EcommerceBytes-Update, Number 112 - February 08, 2004 - ISSN 1528-6703     4 of 9

Report from Germany: Starting an eBay Consignment Business

By Mark O'Neill

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A recent report by eBay concluded that eBay Germany was its most lucrative operation outside the United States. More and more Germans are turning into eBay fanatics as times get tougher and money gets tighter. The need for a bargain, rather than paying full price, becomes as imperative as ever.

In the midst of this climate, you would think that auction consignment businesses in Germany would be in the middle of a booming business. Well think again. Times are so economically tight in Germany that Germans are not willing to even pay commission to a consignment company, even if they still get up to 70% of the money made from a sale.

Part of it was explained to me by a German friend who said, quite simply, Germans are a race of people that like to do things for themselves. By their very nature, Germans like to portray themselves as strong, fiercely independent, able to do whatever they want to do without help or interference from others. They especially don't like the idea of handing over at least 30% of their money to a company for something as basic as listing an auction. They would rather buy a computer, do a computer-training course and learn themselves the hard way. Or alternatively pull out their own teeth with a set of pliers and no anaesthetic.

But I'm not giving up with the consignment business as I do see areas of opportunity - namely the U.S. Military in Wurzburg and small businesses with minimal advertising budgets. Those in the north of Germany have the British military (what is left of it) to do business with, but down here in Wurzburg, this is U.S. Military country. Soldiers need to sell things quickly if they are shipping out soon.

I heard a report only today that said that soldiers were abandoning their cars in parking lots and then going away on deployment knowing they were never coming back to Germany. Instead of selling the car and making some money, they just dump the car in a parking lot and forget about it. Other soldiers though, being told that they are going to Iraq in a month or two, may suddenly want to get rid of a few things, and that is where I am going to step in.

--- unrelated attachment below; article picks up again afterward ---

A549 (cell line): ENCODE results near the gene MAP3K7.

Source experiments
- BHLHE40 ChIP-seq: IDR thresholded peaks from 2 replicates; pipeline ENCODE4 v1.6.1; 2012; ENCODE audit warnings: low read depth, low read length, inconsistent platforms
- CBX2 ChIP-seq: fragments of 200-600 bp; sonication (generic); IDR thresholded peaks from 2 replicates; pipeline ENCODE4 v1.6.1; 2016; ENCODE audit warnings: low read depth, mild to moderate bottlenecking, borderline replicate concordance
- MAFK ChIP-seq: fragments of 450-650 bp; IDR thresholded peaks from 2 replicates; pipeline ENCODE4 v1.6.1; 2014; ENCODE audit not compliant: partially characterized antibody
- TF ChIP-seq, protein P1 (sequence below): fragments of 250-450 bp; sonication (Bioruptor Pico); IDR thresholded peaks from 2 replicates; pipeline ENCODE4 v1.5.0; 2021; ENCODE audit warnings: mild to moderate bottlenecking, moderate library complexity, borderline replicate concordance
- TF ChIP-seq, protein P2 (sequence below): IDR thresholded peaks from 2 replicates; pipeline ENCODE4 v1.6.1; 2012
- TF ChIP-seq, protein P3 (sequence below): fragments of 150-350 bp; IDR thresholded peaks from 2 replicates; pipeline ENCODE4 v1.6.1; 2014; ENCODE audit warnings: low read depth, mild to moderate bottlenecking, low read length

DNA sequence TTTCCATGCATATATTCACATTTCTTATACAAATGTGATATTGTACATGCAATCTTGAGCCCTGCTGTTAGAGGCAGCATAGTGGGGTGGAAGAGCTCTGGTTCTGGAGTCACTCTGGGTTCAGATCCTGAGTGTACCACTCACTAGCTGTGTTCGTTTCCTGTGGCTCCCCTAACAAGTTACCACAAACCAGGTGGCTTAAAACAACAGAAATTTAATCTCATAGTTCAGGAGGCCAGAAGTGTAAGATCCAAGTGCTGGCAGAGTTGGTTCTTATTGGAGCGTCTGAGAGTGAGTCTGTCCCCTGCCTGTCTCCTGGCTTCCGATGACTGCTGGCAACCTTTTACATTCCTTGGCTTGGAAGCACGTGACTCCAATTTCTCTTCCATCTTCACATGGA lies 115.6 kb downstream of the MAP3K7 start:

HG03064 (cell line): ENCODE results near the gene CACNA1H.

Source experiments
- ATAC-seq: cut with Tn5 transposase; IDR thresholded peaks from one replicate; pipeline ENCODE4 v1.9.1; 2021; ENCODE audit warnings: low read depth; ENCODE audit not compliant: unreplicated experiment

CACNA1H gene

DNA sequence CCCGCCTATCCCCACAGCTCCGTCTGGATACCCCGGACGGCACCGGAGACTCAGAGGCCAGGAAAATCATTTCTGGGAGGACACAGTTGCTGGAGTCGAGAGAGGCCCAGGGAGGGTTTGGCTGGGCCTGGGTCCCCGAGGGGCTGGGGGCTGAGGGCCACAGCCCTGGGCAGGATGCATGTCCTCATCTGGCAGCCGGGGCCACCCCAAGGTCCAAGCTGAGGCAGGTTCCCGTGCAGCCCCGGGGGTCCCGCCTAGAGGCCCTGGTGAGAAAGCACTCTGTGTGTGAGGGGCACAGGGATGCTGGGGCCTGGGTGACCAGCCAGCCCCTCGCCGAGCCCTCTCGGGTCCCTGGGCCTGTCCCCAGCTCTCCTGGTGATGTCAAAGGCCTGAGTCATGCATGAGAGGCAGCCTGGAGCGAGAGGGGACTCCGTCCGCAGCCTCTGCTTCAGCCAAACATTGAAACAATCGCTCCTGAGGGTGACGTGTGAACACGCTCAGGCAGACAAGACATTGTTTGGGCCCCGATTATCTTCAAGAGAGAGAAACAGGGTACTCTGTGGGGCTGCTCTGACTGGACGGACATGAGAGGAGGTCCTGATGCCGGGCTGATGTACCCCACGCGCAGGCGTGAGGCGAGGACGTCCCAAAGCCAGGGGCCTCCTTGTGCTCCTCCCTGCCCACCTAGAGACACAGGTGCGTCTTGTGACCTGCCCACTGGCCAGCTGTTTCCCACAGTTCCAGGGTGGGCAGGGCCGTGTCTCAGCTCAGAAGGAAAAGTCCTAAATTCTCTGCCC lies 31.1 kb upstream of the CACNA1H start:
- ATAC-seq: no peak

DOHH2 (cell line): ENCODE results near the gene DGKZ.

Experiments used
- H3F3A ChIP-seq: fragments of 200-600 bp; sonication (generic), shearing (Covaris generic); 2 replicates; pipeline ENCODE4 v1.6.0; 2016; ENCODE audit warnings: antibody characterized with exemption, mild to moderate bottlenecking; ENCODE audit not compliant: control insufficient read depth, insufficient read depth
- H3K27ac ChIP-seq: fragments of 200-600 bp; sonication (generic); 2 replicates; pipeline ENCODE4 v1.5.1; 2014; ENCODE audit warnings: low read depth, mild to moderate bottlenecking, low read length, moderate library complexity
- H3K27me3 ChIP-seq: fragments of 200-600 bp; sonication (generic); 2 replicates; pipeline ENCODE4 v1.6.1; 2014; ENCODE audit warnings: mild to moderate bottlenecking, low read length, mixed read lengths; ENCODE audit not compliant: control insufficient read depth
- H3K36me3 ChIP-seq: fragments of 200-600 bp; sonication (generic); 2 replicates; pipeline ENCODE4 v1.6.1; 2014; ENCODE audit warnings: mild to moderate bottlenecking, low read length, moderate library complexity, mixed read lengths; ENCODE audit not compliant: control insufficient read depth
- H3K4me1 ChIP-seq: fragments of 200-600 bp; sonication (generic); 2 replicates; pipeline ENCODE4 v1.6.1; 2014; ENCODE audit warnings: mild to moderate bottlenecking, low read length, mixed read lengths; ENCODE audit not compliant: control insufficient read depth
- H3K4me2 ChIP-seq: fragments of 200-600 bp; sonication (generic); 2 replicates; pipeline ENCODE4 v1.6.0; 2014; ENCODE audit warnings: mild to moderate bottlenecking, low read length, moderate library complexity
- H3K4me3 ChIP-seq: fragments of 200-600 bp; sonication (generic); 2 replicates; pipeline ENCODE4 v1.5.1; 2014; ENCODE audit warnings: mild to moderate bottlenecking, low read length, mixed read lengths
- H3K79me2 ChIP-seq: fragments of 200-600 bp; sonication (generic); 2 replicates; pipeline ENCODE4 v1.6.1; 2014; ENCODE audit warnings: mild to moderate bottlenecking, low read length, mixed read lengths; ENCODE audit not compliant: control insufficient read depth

A quick look at the U.S. Army newspaper shows two pages of classified ads where soldiers are advertising "urgent sales due to deployment." My immediate thought is "I could turn those adverts into eBay auctions." Soldiers need to sell everything - furniture, cars, pets, electronic equipment, even the carpets on their floors. You name it, they want it sold before they leave the country. Plus if they are in military training all day, they won't have time to set up eBay auctions themselves, answer sellers' questions, post items, etc.

The other area where there are possibilities are small businesses in the town, whose budgets and gross takings may not be enough for advertising themselves or exposing their product to a wider audience. Many small-business owners are working long hours and therefore are not inclined to sit in front of a computer and check out eBay. I am intending in the next few weeks to send out "on spec" sales letters to gauge possible interest. I'll keep you updated how it works out.

eBay Germany Trading Assistant Resources

eBay Germany Trading Assistant Page:
http://contact.ebay.de/aw-cgi/eBayISAPI.dll?GetTAHubPage

eBay Germany Trading Assistants Forum
http://forums.ebay.de/forum.jsp?forum=42

eBay Germany Marketing Tools
http://pages.ebay.de/tradingassistants/learnmore/selfmarketing.html

eBay Germany Trading Assistants - More Information
http://pages.ebay.de/tradingassistants/learnmore.html

eBay Drop-off Store in Munich, Germany
http://www.dropshop.de


About the author:

Mark O'Neill is Managing Editor of the popular tech blog, MakeUseOf.com. He is a Scotsman, now living the ex-pat life in Wurzburg, Germany. You can also find him on MarkO'Neill.org.


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